For the benefit of future generations, students of military arts, and biographers of famous persons, it is here recorded that Pfc. Nicholas Minutola was the first of the gallant 406 men to set root on liberated France.
Upon landing, Lt. Col. Beck immediately set out in search of transportation. At. 1700 hours, he returned with two jeeps. The two trailers were hooked on and the men from Lt. Mason’s party loaded on their personal gear and then found room as best they could on the jeeps and trailers. While S/Sgt Amborski’s party waited on the beach, the others pushed onto the C.P. of the 7th Corp.
It was a “push” along the trail of very recent conquest, and the men several times nearly lost their precarious seats as they turned, twisted and craned at the debris of battle. At Carentan, liberated the previous day, a paratrooper directed the party to St. Mere Eglise. Smashed gliders and planes along the route were grim evidence of the price the airborne men had paid for this tiny strip of land.
VII Corp was found one mile north of St. Mere Eglise. Here Lt. Mason was informed that the dummy installations would be attached to the 980th F.A.Bn. On the way to the 980th, the men were given a word of cheer when an M.P. ordered the jeeps to maintain an interval of seventy five yards as the road ahead was under artillery fire.
The 980th was located about two miles west of St. Mere Eglise and was engaged in shelling the defenses of St. Savueur. Its C.O., Lt. Col. Walsh, selected a site, one mile in front of his forwardmost battery, for the installation of the dummy “Long Toms.” At this area, the men unloaded the jeeps and these quickly took off again to bring the other half of the group up. While awaiting their other half, the men started to dig in.
At 2100 hours, the vehicles returned, and then the company group began erecting the phantom battery. By 0130, June 15, the first deceptive positions of 23d Hq were in place. The only interruption that occurred, during the initial installation was caused by a guard from battery of 105s, firing at the men working the pumps. Upon questioning, he explained that he mistook the pump noises for the hissing of a snake! The incident brought home to the men the full meaning of the words “Trigger Happy.”
On their second day in the combat zone, “First on France” Minutola and “Attack” Gorman felt the urge to have a look-see at the front lines. So with Minutola acting as advance scout and Gorman furnishing the rear guard, the pair began an approach march towards St. Sauveur and its hostile host.
The march had proceeded for some distance when the sharp eyes of the scout spotted an object as big as a small pill box, inside an open barn. Cautiously covering each others every move, the two warriors moved in on the barn.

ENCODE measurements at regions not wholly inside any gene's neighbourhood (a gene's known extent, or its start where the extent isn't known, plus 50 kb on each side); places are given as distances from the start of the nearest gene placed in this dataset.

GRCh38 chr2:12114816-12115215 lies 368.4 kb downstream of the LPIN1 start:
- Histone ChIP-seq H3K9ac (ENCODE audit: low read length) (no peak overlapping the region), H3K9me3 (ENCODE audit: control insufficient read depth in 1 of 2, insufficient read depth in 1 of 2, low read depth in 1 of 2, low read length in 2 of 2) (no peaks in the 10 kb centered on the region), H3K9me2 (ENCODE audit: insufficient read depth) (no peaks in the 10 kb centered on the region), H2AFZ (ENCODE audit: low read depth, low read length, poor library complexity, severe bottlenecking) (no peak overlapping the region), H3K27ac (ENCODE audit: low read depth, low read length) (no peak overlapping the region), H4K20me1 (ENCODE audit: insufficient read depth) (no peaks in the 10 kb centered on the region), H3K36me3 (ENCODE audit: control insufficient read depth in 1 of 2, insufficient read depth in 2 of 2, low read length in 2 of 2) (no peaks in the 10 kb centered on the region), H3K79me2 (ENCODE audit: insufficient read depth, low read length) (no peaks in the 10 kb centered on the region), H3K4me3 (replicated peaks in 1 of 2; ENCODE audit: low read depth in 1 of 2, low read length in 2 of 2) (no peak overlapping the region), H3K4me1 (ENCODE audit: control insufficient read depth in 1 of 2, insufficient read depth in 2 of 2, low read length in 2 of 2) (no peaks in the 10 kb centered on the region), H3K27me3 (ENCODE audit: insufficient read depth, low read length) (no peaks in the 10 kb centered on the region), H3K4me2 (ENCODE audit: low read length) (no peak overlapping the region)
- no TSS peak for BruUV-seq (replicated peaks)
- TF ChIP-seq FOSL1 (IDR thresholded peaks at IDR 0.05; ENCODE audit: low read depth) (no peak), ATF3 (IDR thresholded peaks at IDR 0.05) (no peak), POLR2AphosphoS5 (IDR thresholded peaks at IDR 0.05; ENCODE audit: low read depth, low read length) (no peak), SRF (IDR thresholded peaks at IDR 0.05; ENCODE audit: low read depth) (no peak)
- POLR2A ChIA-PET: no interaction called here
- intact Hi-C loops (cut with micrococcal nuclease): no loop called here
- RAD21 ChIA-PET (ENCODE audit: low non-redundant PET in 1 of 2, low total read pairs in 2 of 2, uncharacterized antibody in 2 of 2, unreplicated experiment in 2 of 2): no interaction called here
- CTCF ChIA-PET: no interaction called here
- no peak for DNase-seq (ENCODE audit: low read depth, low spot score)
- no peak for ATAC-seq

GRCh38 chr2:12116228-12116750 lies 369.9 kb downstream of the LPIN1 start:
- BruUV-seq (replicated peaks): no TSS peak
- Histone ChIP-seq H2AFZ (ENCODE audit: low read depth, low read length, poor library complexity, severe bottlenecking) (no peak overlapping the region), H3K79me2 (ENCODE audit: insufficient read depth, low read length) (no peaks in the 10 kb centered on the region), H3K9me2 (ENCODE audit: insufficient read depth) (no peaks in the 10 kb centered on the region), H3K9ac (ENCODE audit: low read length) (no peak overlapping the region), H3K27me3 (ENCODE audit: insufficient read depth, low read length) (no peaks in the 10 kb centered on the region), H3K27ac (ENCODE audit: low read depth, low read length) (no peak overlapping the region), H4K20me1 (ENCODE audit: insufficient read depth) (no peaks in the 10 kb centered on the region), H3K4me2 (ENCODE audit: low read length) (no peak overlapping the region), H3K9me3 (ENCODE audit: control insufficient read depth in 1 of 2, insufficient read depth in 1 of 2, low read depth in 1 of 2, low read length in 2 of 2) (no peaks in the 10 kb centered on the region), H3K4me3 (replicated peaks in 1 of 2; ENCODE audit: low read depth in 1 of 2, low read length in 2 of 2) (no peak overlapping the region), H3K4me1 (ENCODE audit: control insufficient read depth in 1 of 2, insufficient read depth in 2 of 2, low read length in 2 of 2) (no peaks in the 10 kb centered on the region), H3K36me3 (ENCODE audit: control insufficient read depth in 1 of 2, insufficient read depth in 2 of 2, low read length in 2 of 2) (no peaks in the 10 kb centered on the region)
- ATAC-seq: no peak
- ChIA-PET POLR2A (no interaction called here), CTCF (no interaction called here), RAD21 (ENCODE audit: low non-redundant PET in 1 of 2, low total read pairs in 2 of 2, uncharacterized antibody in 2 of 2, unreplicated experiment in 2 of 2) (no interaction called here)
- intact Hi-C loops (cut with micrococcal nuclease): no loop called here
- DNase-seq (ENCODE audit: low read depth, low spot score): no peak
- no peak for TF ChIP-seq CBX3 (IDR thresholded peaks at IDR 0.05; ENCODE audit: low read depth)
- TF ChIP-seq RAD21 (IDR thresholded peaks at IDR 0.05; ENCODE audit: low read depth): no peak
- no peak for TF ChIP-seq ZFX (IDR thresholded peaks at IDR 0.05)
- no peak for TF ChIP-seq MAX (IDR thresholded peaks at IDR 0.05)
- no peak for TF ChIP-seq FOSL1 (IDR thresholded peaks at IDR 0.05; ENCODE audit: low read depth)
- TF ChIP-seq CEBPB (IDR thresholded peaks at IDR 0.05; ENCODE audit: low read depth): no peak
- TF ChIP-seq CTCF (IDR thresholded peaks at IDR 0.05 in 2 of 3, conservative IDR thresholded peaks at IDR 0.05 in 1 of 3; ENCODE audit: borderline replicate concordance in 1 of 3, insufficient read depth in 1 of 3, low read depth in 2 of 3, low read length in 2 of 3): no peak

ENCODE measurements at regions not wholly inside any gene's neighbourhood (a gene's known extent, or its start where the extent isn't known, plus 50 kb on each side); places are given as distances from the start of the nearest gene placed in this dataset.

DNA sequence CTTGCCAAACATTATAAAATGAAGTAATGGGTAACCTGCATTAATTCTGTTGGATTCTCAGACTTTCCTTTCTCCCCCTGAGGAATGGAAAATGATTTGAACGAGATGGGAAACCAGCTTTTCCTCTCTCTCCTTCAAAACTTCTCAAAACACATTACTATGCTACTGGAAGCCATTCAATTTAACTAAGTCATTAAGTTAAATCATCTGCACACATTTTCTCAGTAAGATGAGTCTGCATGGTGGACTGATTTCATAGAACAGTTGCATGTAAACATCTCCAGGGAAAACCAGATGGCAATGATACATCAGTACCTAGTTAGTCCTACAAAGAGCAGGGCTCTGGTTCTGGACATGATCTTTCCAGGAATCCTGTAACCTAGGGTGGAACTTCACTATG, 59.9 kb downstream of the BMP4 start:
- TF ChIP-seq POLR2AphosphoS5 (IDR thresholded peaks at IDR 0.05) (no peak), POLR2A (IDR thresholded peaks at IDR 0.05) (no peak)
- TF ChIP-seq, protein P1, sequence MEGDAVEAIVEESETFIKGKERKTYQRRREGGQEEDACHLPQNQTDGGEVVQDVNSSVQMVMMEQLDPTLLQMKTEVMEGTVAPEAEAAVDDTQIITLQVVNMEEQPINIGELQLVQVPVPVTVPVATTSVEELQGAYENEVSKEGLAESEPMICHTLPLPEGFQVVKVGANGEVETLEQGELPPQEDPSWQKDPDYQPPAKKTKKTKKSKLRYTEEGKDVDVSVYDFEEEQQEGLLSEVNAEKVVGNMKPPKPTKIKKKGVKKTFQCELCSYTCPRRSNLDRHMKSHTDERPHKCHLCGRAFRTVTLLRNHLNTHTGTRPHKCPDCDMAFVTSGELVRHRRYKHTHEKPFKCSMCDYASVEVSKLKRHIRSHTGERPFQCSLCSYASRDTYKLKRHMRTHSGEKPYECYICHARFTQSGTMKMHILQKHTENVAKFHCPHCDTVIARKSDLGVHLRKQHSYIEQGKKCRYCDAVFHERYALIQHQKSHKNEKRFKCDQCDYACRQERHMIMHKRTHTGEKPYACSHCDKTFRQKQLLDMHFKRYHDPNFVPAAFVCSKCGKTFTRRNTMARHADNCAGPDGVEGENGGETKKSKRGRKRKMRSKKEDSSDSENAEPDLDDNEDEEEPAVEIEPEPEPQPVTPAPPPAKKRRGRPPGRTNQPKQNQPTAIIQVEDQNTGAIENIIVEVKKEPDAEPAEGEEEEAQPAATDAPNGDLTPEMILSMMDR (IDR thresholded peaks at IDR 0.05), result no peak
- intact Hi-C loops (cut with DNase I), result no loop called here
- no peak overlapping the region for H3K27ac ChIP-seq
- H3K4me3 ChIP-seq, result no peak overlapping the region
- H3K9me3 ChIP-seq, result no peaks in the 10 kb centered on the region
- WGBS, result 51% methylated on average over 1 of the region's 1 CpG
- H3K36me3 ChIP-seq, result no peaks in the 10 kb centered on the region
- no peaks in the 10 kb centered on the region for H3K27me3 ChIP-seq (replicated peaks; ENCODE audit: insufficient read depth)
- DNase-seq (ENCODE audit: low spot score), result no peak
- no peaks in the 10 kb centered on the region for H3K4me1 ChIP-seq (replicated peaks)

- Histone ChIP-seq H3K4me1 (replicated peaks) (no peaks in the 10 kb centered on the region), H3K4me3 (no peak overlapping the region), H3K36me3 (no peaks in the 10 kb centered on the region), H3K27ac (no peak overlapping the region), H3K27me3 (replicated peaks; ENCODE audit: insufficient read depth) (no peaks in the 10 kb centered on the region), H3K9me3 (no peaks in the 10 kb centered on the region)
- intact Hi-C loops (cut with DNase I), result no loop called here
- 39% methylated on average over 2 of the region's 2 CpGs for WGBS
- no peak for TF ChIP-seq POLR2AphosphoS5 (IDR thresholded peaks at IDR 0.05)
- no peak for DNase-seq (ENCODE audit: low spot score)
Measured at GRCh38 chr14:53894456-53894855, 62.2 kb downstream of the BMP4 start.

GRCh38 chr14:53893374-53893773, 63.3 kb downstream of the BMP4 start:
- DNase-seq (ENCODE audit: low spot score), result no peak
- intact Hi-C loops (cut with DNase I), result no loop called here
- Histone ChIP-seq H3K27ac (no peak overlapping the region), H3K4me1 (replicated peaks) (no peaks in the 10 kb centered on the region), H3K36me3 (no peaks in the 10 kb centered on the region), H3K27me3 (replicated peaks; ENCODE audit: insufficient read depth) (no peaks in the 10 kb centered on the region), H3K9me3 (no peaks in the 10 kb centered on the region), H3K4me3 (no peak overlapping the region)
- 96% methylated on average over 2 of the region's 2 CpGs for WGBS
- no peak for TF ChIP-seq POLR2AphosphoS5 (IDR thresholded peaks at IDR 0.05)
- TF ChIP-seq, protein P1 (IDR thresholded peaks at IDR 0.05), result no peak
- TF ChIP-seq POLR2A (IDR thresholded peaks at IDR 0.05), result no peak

Once inside the battered building, the daring soldiers discovered that the distance that the distance had fooled them and their objective was nothing more than a huge wooden barrel filled with an amber liquid. A passing Frenchman told them that liquid was good to drink if they were thirsty. He proved his point by drawing and drinking a glass.
Although without thirst, curiosity forced the men to taste this strange drink. After a few careful swallows, their parched throats got the better of them, and they drank long and deep. When “hint and gleam” Gorman suggested that anything that was so good to drink should be wonderful to swim in, “mild and mellow” Minutola ordered a retreat to their base. However, before retiring, the two stalwarts filled four bottles with the French elixir to supplement any G2 reporting that they might write concerning their mission.
Upon returning to camp, the two heroes found their comrades waiting to hear the story of the march. As the tale was recited, the listeners, clutching the bottles, sopped it up. When the recital was finished, all joined in the discussion to what the four bottles had contained. Some said flat champagne, while others insisted that it had been sauterne. This made the men realize that in the heat of battle, a soldier, often, does not know what he is drinking and doesn’t give a damn unless it’s water.
The flash devices functioned well but because of their makeshift construction they required special attention for each loading. It was soon apparent that the powder supply was inadequate. Powder was conserved by firing the devices only at night and synchronizing them with the flashes of the real 155s. Nocturnal synchronized firing proved to be the most effect way of using the flash machines as their flashes were more conspicuous at night and the thunder of the actual rifles provided the desired sonic effect.